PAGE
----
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Rochelle’s Special Education Tips

The 5-Day Rule and the Death of Common Sense
You Can See the Forest Because the Trees Were All Cut Down to Comply with the 5-Day Rule

One of the more poorly thought-out laws enacted by the State of Maryland is the 5-Day rule for providing copies of documents to the parents that the school-based members of the IEP team intend to discuss. Some examples:

Assume that last year you reviewed assessment reports at an IEP team meeting. Copies of the reports were timely provided to the parents last year. If for some reason you need to review the same reports again one year later, you are supposed to send the parents new copies of the same reports.

There has been at least one MSDE opinion letter issued that states it is a violation of the law to review a report at the meeting that was not provided 5 days ahead of time, even if the parent consents to the review.

The parents do not have to meet the 5-day deadline. Why not? Isn’t everyone at the meeting a team member? Remember that if you are presented by the parents with a document at the meeting you have choices: You can stop the meeting to read the document and then consider it at the same meeting or you can schedule a follow-up meeting to review the document. When the document is provided to the IEP team, write the date of receipt at the top. The Prior Written Notice should state that the document was given to you at the meeting and then state how the team intends to deal with the review of the document. Be sure to review the document at the next IEP team meeting if you do not review it at the meeting at which you received it from the parent. Before the next meeting, you should send the parent a copy of the document the parent handed you at the meeting in order to comply with the 5-day rule. After all, it is only another tree.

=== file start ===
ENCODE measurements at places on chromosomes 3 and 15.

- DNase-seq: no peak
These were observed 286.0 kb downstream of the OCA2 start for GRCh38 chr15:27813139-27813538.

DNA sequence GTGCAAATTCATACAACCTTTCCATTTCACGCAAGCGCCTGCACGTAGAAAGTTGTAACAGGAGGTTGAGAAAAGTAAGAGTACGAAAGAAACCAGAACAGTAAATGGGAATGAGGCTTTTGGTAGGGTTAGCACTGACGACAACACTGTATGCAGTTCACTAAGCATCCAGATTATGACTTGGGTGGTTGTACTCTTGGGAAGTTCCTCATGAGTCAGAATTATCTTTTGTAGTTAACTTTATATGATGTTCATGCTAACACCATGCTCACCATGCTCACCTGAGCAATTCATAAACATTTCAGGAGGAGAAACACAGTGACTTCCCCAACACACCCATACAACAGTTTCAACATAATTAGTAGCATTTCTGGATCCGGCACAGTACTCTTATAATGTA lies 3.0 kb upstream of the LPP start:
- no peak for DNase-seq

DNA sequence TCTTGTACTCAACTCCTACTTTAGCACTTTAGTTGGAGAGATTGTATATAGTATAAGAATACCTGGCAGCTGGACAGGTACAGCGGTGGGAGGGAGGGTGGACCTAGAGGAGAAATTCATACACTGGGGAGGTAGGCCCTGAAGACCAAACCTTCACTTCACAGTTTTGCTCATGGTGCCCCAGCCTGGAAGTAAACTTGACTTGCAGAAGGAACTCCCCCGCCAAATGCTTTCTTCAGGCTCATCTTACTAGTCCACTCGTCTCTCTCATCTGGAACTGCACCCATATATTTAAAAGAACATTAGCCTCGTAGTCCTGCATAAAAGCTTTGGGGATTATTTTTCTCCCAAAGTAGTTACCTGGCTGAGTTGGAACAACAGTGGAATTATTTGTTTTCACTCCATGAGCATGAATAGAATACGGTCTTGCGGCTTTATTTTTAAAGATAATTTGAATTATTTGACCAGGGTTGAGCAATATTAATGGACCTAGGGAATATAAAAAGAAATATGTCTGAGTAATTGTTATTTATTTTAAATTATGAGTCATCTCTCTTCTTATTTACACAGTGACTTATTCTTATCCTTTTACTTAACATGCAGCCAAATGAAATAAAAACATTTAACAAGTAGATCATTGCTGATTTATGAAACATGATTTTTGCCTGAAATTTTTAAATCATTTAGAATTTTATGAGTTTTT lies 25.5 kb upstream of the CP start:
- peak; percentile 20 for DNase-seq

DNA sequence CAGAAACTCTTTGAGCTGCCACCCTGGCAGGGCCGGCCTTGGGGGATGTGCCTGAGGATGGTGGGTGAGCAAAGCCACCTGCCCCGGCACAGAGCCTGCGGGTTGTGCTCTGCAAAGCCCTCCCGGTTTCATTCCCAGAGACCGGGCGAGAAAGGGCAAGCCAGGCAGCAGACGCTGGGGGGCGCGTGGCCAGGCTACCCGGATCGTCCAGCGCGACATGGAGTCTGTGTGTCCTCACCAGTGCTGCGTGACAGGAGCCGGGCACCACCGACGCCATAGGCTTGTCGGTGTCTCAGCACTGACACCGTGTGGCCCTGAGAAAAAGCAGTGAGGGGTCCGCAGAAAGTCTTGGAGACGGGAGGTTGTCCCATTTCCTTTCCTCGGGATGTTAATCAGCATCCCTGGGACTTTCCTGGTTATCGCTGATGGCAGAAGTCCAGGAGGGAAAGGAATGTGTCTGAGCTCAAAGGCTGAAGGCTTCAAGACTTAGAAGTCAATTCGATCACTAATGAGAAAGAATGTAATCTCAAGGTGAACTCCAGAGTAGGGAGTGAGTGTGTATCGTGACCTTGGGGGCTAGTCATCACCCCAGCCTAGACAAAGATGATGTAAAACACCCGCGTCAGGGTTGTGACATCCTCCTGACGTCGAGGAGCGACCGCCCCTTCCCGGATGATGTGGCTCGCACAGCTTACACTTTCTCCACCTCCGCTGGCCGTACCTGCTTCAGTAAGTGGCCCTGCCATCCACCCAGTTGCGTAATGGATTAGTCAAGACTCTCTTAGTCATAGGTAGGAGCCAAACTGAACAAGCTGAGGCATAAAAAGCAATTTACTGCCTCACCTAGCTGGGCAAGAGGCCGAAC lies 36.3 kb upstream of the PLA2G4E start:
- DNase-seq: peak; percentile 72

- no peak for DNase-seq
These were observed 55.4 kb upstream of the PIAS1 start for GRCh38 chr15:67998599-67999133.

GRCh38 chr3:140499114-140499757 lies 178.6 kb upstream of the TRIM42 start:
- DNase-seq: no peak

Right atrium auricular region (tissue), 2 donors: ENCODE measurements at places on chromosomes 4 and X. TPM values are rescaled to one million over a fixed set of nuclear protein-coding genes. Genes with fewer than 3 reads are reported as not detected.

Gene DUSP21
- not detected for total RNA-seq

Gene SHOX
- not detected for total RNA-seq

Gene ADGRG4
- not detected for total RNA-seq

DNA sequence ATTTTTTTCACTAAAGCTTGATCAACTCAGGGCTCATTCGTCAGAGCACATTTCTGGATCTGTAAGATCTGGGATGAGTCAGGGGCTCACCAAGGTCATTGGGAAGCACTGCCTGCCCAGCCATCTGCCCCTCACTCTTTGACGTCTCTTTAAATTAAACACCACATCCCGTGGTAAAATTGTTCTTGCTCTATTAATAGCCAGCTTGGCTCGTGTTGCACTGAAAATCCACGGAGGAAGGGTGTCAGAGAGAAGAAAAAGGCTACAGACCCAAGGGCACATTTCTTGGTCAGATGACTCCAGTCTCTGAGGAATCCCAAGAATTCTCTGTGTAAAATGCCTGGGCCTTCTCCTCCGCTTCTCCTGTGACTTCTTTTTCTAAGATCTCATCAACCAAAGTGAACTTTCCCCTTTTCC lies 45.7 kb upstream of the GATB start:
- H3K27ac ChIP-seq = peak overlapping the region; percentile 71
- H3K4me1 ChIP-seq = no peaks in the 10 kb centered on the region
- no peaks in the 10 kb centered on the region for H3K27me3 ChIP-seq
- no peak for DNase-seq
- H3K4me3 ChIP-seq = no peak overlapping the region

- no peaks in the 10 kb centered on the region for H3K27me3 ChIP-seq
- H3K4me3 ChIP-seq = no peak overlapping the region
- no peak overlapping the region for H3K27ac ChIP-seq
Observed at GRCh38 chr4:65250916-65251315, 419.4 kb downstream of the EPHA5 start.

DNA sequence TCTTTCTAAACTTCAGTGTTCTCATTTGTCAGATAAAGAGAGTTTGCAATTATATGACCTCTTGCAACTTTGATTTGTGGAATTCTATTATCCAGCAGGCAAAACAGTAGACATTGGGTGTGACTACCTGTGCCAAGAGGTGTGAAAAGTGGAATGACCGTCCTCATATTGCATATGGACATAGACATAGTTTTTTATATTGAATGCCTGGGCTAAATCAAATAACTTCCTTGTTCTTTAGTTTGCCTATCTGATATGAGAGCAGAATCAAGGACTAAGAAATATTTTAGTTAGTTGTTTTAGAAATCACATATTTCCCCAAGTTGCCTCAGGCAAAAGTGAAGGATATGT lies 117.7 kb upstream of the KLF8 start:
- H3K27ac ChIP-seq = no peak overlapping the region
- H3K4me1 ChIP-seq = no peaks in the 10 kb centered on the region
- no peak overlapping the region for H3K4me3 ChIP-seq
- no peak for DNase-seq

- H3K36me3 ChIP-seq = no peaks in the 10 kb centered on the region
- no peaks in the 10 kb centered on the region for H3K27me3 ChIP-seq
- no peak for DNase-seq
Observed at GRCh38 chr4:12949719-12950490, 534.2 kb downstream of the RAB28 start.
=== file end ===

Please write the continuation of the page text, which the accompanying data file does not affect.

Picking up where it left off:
Rochelle’s Special Education Tips (“Tips”) are designed to be helpful and thought provoking, but should not be considered legal advice as they may not be accurate for use in all situations. Tips are based on my opinions and positions in accordance with federal and Maryland law and my over 35 years of experience in the special education legal field. – Rochelle S. Eisenberg, Esquire
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